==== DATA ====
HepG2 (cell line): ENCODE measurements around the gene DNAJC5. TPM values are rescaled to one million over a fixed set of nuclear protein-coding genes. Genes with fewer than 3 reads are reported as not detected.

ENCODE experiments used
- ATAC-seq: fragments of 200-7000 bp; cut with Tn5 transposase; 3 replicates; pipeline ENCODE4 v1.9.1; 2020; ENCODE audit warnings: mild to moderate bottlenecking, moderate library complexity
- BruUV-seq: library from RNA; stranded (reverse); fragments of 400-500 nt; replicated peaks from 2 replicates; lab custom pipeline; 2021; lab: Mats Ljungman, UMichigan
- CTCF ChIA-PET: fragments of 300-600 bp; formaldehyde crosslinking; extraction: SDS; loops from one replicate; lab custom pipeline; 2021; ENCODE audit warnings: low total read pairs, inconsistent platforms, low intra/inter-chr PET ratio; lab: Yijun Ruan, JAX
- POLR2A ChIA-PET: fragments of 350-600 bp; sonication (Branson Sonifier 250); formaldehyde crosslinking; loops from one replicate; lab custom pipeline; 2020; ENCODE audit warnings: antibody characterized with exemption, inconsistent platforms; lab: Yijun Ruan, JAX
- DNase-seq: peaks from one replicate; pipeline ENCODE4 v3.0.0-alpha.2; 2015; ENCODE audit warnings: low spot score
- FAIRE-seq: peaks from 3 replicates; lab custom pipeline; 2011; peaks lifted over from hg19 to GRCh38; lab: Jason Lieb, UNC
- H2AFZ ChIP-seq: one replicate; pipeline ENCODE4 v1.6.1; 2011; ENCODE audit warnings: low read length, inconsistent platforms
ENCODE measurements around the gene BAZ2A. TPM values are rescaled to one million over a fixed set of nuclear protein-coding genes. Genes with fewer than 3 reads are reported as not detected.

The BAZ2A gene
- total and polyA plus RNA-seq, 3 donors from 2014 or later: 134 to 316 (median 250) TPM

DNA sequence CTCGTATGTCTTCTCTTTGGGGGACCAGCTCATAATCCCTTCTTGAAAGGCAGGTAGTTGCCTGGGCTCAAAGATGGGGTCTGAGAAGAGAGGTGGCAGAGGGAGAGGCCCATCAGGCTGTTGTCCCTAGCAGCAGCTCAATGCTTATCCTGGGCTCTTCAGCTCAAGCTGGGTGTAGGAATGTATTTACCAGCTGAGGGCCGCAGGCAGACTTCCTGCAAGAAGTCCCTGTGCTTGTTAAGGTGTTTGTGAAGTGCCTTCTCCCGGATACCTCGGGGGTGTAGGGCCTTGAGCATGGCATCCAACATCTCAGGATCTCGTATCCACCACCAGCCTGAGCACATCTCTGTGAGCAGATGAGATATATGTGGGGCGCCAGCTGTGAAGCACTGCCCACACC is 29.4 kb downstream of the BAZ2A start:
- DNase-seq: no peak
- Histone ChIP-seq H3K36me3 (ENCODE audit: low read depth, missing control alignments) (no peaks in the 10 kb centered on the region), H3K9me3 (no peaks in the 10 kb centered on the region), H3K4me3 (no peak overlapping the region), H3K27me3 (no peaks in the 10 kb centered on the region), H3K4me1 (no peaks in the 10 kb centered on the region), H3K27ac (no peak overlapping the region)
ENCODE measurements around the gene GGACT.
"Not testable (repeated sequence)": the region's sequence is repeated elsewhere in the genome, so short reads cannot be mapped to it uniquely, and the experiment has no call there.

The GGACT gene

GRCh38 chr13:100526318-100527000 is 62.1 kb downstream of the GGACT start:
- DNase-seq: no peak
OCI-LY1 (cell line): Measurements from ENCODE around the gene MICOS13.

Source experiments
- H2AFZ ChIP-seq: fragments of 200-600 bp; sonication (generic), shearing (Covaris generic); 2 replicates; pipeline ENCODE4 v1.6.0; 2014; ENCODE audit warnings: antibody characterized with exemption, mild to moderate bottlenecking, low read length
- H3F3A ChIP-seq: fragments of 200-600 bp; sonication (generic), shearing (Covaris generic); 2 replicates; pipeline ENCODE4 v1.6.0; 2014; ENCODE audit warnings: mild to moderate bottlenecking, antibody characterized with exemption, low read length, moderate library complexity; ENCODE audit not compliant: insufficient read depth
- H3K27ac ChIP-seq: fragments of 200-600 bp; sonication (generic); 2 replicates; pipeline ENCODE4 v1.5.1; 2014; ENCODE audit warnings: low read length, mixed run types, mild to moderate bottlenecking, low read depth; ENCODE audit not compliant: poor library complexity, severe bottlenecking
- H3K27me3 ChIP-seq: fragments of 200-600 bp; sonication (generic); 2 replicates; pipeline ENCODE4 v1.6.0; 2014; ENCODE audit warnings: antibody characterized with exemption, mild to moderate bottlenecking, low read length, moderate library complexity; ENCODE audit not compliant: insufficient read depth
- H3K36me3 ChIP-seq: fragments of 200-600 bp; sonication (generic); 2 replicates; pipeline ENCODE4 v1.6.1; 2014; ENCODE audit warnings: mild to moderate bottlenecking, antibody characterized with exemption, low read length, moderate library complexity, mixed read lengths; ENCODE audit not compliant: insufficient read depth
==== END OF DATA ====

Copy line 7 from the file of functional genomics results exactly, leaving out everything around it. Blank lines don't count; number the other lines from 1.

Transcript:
- DNase-seq: peaks from one replicate; pipeline ENCODE4 v3.0.0-alpha.2; 2015; ENCODE audit warnings: low spot score